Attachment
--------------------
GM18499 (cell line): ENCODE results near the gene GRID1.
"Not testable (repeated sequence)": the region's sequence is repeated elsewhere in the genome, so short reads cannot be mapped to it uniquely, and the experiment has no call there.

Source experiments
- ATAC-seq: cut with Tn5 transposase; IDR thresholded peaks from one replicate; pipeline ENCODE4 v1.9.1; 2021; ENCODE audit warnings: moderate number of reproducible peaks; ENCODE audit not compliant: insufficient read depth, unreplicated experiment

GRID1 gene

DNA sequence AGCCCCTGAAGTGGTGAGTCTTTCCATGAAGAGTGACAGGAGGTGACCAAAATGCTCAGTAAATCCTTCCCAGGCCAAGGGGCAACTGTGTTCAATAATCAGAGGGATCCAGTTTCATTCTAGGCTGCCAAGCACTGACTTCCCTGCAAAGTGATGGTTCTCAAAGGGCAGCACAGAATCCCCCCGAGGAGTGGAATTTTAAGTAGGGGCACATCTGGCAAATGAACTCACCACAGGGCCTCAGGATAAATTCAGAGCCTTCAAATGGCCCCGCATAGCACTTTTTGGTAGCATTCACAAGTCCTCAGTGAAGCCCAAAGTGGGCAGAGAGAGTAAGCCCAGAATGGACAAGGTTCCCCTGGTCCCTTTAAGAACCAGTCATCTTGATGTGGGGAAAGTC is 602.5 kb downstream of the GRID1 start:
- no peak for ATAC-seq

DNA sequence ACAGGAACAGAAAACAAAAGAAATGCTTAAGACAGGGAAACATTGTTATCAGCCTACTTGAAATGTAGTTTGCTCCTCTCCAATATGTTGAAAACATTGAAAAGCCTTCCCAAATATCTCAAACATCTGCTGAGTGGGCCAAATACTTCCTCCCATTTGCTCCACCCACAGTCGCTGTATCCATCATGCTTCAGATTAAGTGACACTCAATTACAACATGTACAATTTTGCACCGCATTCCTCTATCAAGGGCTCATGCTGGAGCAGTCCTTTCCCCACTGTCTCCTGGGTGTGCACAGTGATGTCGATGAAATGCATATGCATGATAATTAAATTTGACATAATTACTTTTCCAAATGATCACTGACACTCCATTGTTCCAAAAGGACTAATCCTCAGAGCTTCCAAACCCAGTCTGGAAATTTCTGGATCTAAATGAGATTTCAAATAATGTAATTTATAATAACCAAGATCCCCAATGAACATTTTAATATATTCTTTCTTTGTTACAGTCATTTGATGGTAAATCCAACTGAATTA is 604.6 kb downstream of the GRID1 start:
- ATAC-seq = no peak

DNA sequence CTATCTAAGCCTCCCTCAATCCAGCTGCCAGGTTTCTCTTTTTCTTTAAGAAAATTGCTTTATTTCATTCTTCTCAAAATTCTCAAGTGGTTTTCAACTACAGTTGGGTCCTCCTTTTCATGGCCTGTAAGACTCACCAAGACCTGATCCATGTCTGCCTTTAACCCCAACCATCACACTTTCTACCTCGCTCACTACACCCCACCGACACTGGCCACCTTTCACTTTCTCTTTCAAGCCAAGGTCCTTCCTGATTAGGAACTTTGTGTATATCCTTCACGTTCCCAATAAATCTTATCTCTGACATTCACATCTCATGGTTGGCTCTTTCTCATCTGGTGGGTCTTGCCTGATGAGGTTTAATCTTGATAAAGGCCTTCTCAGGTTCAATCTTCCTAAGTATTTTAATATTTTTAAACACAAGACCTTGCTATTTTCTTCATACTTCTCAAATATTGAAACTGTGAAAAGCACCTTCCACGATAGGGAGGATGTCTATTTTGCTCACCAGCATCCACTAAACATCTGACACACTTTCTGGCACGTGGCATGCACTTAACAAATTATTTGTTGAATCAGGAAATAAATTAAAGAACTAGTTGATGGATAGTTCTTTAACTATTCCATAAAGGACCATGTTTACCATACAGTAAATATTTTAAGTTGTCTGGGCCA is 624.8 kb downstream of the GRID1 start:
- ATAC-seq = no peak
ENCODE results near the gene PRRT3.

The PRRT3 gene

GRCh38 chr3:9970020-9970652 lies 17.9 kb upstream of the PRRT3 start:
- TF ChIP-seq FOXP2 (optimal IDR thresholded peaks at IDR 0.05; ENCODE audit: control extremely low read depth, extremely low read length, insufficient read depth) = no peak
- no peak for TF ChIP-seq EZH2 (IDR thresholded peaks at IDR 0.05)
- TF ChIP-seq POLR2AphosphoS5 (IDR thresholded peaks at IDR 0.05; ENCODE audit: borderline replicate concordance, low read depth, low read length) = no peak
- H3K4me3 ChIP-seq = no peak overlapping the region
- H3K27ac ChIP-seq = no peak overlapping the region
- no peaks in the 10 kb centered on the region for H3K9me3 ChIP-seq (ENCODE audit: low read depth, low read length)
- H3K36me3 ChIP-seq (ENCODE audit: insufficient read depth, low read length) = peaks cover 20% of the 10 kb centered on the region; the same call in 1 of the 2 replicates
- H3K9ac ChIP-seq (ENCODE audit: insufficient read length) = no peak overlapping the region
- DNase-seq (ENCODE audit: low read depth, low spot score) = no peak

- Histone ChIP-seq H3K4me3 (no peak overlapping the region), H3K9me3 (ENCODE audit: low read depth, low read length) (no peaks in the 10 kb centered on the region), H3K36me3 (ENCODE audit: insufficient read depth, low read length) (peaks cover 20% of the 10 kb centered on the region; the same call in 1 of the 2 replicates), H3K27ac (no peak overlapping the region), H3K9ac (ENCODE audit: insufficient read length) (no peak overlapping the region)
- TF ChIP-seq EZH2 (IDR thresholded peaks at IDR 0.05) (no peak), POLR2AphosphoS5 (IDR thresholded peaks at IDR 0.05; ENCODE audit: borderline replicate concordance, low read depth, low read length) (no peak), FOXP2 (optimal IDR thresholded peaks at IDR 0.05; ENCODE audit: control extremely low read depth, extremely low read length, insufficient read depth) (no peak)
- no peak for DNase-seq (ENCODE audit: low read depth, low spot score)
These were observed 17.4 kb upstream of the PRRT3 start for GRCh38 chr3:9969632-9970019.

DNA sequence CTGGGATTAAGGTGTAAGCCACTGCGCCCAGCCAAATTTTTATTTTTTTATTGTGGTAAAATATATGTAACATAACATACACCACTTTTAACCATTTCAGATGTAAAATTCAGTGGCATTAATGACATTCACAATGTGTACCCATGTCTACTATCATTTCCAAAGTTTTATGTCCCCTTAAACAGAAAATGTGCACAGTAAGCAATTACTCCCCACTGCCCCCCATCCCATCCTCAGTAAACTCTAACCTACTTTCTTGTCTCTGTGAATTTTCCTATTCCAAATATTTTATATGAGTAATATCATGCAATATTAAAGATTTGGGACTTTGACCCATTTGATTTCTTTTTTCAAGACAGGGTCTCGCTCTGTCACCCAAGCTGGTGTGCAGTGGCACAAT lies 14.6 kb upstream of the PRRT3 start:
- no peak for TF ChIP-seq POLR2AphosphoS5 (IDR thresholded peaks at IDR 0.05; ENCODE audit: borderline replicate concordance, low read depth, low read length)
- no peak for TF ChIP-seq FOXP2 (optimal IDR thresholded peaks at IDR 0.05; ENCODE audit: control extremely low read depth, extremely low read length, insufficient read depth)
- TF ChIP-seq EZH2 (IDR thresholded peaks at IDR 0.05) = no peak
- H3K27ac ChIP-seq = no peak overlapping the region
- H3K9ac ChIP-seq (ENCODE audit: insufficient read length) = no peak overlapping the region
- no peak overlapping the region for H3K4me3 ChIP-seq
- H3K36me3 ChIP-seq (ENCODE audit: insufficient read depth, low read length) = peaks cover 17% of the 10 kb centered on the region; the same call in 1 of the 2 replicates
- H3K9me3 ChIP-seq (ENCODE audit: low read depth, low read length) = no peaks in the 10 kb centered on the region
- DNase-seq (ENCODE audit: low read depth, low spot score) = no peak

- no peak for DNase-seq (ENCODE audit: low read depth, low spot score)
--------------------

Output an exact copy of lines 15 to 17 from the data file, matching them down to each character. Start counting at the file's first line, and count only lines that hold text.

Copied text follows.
- TF ChIP-seq FOXP2 (optimal IDR thresholded peaks at IDR 0.05; ENCODE audit: control extremely low read depth, extremely low read length, insufficient read depth) = no peak
- no peak for TF ChIP-seq EZH2 (IDR thresholded peaks at IDR 0.05)
- TF ChIP-seq POLR2AphosphoS5 (IDR thresholded peaks at IDR 0.05; ENCODE audit: borderline replicate concordance, low read depth, low read length) = no peak